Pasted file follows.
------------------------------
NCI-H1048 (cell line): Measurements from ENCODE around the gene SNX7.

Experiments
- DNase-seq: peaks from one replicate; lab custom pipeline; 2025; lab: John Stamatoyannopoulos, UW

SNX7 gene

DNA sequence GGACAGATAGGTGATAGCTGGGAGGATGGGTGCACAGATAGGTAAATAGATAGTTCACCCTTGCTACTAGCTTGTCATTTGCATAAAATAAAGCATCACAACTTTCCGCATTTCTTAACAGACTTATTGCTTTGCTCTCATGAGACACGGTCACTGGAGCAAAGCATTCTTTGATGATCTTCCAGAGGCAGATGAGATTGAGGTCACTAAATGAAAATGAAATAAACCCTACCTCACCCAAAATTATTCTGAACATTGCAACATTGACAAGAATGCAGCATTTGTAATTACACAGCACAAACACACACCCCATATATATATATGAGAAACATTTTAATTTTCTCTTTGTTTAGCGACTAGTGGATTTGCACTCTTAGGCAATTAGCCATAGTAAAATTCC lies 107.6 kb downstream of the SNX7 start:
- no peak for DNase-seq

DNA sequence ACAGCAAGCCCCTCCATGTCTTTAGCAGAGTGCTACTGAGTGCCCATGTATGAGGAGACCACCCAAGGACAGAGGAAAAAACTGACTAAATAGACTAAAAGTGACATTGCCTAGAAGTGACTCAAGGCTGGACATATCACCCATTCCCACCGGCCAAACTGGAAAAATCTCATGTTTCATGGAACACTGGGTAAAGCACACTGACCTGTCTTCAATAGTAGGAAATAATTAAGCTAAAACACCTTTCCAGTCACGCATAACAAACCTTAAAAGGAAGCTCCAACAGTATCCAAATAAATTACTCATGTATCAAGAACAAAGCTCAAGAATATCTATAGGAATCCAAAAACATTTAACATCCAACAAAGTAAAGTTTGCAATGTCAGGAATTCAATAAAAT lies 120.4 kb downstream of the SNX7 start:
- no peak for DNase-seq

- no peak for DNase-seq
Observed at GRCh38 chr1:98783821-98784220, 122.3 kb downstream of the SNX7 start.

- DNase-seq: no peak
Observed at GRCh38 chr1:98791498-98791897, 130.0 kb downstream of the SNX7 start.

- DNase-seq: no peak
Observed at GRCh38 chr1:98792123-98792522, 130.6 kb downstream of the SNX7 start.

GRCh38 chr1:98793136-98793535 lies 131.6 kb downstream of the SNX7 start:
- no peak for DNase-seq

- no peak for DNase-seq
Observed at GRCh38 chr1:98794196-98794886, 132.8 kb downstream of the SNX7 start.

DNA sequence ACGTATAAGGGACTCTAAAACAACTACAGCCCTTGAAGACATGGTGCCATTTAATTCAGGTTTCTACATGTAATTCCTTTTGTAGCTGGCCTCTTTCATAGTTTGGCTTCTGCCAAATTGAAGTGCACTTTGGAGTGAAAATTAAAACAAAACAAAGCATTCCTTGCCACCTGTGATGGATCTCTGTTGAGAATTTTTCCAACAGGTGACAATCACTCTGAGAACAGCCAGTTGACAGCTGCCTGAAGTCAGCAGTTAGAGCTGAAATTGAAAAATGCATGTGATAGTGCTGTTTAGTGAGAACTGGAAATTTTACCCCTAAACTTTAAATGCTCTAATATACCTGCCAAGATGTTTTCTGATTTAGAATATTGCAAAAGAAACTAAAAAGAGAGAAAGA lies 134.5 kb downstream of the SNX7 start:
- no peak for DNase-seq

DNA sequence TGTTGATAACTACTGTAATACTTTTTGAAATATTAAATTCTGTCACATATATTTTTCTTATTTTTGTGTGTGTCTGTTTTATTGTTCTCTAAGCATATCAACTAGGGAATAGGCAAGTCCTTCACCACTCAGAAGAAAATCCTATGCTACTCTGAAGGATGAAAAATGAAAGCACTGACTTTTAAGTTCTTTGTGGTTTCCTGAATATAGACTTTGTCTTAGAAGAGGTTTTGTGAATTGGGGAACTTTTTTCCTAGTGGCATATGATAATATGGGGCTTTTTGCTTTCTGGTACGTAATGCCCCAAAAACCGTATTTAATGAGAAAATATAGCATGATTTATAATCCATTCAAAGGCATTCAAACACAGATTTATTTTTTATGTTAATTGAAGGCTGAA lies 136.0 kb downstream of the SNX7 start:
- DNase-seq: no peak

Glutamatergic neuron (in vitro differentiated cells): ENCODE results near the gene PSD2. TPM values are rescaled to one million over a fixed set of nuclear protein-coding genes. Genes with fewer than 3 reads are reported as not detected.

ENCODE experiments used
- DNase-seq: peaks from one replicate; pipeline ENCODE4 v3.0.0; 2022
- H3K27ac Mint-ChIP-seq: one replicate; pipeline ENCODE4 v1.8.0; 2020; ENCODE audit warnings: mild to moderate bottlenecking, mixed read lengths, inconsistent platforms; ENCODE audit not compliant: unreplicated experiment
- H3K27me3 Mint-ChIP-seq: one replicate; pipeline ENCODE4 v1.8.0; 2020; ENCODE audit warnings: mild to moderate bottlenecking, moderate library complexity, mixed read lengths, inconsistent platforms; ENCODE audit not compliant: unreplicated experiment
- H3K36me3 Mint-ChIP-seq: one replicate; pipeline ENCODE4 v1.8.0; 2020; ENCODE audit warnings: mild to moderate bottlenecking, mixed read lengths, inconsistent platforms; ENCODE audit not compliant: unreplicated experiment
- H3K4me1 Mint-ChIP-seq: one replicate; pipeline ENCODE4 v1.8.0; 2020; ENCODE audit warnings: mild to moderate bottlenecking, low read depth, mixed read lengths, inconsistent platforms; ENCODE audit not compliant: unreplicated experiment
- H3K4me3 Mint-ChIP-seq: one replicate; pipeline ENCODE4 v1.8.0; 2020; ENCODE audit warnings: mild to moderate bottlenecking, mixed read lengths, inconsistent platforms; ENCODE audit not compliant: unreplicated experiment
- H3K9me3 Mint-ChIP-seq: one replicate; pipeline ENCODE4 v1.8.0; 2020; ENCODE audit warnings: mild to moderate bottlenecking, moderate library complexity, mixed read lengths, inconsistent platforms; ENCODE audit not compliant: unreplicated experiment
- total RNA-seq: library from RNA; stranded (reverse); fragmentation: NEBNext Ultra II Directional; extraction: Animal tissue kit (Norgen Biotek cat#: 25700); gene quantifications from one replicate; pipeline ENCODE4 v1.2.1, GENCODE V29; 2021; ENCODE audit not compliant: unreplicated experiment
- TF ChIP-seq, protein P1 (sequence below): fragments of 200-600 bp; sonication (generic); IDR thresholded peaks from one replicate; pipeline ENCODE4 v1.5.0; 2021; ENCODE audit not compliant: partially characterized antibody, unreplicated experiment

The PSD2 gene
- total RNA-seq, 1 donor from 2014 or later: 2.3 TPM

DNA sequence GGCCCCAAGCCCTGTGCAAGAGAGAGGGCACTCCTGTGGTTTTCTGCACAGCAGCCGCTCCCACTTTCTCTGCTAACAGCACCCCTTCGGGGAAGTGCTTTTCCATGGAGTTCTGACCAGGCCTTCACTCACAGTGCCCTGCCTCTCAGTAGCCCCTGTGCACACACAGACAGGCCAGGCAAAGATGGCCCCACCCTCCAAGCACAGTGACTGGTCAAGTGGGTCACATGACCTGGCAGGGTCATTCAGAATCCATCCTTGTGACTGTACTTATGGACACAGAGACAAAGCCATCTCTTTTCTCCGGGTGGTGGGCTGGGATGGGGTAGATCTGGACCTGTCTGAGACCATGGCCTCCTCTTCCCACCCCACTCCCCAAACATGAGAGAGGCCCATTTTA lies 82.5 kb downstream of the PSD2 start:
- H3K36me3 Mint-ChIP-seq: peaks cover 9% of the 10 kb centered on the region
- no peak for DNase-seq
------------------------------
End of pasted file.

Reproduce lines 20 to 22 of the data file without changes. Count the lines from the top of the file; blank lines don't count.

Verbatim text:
- no peak for DNase-seq

DNA sequence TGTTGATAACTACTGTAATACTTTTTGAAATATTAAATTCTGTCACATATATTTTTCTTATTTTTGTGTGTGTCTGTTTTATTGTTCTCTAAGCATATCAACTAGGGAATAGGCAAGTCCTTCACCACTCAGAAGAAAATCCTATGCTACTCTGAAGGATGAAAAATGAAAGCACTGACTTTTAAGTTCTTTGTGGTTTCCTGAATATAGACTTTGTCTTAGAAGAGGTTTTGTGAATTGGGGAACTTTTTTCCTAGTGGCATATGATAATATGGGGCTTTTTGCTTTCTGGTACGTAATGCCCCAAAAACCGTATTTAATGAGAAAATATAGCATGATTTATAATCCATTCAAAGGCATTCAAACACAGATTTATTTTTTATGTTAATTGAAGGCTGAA lies 136.0 kb downstream of the SNX7 start:
- DNase-seq: no peak